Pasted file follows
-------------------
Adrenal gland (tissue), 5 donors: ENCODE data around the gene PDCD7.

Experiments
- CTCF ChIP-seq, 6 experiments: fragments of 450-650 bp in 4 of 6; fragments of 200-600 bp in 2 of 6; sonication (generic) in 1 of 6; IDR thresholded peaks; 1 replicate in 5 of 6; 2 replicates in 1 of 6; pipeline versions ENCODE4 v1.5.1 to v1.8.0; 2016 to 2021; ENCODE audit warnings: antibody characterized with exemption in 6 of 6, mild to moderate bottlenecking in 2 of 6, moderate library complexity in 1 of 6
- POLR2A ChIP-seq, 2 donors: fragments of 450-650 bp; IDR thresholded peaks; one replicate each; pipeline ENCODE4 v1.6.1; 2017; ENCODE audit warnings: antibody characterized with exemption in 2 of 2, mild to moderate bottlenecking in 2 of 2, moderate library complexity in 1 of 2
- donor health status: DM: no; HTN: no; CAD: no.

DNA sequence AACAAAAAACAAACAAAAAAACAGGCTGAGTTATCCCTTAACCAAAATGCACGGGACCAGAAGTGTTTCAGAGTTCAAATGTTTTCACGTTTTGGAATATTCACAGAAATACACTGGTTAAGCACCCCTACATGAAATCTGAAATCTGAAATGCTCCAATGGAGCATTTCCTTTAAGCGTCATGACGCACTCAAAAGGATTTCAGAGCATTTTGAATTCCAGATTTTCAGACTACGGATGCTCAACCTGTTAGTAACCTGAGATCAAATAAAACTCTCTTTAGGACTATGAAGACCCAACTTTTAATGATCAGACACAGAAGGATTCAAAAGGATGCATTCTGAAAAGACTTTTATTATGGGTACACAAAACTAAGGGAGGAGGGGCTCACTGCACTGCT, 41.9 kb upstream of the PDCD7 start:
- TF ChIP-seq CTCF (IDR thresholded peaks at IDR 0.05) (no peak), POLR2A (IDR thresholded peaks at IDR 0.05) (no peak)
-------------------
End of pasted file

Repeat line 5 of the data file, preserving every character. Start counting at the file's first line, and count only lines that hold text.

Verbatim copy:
- donor health status: DM: no; HTN: no; CAD: no.